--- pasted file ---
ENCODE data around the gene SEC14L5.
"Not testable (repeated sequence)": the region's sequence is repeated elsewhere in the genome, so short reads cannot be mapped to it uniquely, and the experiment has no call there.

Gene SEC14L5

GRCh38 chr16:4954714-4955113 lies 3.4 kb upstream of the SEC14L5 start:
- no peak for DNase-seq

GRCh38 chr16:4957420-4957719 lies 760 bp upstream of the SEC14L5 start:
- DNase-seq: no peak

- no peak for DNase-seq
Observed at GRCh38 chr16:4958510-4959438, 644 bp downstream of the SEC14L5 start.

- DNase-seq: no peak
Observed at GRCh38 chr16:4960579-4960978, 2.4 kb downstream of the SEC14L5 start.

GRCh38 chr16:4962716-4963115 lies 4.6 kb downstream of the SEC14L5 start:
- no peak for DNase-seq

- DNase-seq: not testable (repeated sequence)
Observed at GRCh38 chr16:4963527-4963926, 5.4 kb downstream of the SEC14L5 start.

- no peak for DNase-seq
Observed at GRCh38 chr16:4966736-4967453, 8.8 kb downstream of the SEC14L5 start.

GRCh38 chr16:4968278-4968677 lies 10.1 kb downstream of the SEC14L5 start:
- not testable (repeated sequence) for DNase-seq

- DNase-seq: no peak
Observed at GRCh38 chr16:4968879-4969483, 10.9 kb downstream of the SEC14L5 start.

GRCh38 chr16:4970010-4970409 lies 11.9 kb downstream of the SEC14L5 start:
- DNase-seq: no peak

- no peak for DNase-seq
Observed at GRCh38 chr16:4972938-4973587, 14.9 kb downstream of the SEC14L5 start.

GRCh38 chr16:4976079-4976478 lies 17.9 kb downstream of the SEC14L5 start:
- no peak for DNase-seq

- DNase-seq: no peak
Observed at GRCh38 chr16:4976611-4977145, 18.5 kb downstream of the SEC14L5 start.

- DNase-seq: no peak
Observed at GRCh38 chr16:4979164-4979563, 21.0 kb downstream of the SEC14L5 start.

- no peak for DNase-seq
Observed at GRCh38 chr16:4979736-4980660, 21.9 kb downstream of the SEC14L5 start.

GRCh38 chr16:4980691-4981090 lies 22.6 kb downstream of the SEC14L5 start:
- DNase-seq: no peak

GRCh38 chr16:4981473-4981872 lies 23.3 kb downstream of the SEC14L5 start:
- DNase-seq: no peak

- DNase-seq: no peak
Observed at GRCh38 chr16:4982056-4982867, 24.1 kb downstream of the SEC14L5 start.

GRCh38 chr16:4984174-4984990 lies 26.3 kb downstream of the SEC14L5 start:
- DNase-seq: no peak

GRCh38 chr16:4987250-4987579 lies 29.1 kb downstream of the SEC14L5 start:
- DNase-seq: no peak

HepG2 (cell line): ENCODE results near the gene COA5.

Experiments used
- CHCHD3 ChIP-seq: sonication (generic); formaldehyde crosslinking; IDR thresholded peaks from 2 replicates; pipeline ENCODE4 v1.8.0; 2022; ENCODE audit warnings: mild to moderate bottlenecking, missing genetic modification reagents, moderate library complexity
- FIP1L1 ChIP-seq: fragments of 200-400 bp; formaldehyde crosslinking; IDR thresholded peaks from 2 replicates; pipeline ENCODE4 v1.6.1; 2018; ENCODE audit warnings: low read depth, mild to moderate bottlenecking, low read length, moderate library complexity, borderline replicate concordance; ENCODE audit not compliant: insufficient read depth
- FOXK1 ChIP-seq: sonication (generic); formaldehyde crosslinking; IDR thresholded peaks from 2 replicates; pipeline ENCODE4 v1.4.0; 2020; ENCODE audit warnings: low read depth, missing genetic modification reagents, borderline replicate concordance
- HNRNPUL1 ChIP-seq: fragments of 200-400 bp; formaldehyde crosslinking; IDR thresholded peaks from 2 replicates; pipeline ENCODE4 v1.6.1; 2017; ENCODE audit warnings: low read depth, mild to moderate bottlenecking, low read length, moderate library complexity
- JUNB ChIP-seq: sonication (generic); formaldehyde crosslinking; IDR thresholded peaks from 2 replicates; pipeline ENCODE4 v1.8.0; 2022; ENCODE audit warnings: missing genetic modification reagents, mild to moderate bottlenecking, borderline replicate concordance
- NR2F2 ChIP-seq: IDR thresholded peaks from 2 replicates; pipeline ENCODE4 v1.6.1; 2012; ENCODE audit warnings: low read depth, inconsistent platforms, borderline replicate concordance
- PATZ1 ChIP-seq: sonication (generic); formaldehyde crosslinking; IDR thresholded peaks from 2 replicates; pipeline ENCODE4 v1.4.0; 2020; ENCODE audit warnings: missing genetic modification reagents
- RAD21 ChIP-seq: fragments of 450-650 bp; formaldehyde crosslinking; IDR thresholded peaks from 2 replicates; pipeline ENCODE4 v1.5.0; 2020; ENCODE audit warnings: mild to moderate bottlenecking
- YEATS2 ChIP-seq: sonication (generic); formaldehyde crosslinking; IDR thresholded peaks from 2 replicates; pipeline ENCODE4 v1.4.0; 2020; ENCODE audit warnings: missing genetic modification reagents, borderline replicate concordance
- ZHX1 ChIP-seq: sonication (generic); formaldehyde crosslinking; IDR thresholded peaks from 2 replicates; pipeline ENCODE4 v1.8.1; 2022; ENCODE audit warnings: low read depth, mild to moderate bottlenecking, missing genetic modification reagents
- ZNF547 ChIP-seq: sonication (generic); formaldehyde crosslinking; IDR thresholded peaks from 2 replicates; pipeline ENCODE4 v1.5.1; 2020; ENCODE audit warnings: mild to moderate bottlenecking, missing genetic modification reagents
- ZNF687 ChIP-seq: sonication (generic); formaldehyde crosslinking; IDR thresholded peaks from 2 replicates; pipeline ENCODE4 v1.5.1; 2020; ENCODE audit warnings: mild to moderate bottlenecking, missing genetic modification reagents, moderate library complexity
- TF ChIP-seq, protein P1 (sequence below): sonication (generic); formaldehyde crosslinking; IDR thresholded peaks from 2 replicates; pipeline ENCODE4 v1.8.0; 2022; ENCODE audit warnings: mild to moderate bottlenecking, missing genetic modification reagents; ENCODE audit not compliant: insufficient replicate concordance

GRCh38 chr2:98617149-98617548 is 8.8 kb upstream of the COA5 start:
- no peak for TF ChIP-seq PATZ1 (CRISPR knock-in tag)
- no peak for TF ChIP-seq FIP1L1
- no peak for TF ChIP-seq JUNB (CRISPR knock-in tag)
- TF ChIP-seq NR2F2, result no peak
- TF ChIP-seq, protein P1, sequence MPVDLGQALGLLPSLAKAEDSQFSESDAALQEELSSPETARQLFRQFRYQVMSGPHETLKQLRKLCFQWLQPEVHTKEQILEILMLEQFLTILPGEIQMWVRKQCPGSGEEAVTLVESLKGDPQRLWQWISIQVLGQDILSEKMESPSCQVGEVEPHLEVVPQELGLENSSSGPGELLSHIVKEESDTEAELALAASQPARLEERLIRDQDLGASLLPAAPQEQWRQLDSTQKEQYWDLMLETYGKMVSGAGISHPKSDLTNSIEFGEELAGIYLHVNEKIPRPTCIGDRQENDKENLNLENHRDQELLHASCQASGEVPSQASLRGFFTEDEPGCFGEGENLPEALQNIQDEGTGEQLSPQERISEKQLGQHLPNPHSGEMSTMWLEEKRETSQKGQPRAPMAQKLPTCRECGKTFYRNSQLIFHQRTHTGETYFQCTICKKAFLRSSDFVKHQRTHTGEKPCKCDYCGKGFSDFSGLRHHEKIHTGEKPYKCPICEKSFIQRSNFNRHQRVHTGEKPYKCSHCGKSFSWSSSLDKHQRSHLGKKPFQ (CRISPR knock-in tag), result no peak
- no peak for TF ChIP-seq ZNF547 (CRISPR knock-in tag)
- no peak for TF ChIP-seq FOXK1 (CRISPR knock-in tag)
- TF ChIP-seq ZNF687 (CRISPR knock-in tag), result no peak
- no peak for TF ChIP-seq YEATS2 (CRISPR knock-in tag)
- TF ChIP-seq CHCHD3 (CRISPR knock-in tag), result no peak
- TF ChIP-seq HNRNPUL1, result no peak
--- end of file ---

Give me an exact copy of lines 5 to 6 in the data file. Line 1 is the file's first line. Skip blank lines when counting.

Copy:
- no peak for DNase-seq

GRCh38 chr16:4957420-4957719 lies 760 bp upstream of the SEC14L5 start: